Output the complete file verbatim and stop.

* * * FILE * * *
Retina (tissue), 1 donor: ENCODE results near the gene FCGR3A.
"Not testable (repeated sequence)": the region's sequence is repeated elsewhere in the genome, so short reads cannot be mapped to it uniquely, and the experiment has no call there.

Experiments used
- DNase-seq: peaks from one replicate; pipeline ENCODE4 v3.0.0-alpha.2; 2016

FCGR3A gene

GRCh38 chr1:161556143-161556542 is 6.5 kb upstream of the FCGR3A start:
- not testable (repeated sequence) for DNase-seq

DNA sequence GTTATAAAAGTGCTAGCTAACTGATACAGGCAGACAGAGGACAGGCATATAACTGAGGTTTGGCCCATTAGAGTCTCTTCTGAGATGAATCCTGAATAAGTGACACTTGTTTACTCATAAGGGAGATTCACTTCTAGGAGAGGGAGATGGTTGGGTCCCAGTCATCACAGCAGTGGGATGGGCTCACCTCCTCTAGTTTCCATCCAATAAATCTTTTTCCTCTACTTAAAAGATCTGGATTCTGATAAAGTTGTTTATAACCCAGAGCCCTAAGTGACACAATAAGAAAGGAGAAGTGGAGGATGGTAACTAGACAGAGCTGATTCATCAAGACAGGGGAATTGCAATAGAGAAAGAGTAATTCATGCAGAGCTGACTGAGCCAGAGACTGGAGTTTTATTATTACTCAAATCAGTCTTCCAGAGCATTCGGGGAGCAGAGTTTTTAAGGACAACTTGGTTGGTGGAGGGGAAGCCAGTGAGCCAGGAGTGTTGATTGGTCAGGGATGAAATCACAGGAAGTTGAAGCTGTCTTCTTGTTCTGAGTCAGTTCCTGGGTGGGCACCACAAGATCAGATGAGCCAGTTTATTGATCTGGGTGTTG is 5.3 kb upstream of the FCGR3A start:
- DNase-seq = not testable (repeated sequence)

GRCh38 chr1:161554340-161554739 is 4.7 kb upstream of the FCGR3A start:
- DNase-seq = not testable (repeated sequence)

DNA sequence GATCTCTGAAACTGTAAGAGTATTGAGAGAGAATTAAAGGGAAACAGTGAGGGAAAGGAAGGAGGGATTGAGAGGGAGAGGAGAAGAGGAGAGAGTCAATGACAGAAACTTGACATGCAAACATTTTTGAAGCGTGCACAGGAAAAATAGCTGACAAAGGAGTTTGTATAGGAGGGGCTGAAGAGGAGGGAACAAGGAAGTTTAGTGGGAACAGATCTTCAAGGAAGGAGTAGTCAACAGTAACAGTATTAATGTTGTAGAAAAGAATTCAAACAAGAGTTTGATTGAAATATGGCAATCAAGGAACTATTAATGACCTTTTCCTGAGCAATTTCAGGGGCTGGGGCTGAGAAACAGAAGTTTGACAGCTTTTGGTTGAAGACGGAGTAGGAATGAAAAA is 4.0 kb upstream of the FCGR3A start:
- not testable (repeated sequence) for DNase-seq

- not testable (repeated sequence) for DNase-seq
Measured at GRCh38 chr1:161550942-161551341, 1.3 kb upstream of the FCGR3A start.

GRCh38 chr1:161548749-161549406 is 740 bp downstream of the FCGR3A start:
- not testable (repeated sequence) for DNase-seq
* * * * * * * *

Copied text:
Retina (tissue), 1 donor: ENCODE results near the gene FCGR3A.
"Not testable (repeated sequence)": the region's sequence is repeated elsewhere in the genome, so short reads cannot be mapped to it uniquely, and the experiment has no call there.

Experiments used
- DNase-seq: peaks from one replicate; pipeline ENCODE4 v3.0.0-alpha.2; 2016

FCGR3A gene

GRCh38 chr1:161556143-161556542 is 6.5 kb upstream of the FCGR3A start:
- not testable (repeated sequence) for DNase-seq

DNA sequence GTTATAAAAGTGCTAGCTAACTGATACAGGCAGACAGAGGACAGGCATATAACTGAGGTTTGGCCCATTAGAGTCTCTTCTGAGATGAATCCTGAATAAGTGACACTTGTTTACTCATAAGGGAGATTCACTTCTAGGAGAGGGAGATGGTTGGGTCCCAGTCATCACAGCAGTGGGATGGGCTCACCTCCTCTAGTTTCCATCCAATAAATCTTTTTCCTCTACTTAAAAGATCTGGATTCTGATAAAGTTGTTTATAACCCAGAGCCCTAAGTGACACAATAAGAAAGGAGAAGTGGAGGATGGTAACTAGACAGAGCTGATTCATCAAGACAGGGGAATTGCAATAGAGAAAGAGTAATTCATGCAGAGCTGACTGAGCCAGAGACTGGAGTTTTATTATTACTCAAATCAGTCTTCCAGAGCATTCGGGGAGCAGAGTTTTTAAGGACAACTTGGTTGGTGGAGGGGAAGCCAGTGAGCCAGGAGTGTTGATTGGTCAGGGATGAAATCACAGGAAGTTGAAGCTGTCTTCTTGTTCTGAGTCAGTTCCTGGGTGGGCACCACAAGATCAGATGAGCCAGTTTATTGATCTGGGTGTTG is 5.3 kb upstream of the FCGR3A start:
- DNase-seq = not testable (repeated sequence)

GRCh38 chr1:161554340-161554739 is 4.7 kb upstream of the FCGR3A start:
- DNase-seq = not testable (repeated sequence)

DNA sequence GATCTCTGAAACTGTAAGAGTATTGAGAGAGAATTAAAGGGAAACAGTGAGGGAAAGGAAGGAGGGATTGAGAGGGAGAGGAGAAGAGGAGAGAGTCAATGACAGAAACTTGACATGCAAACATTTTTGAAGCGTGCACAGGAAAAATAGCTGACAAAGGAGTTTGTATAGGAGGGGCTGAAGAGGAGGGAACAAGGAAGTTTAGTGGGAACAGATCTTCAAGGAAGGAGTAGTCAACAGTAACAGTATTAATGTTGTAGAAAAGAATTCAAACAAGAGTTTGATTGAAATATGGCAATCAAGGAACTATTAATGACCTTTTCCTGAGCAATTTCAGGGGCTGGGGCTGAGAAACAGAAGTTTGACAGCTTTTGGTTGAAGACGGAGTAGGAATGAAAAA is 4.0 kb upstream of the FCGR3A start:
- not testable (repeated sequence) for DNase-seq

- not testable (repeated sequence) for DNase-seq
Measured at GRCh38 chr1:161550942-161551341, 1.3 kb upstream of the FCGR3A start.

GRCh38 chr1:161548749-161549406 is 740 bp downstream of the FCGR3A start:
- not testable (repeated sequence) for DNase-seq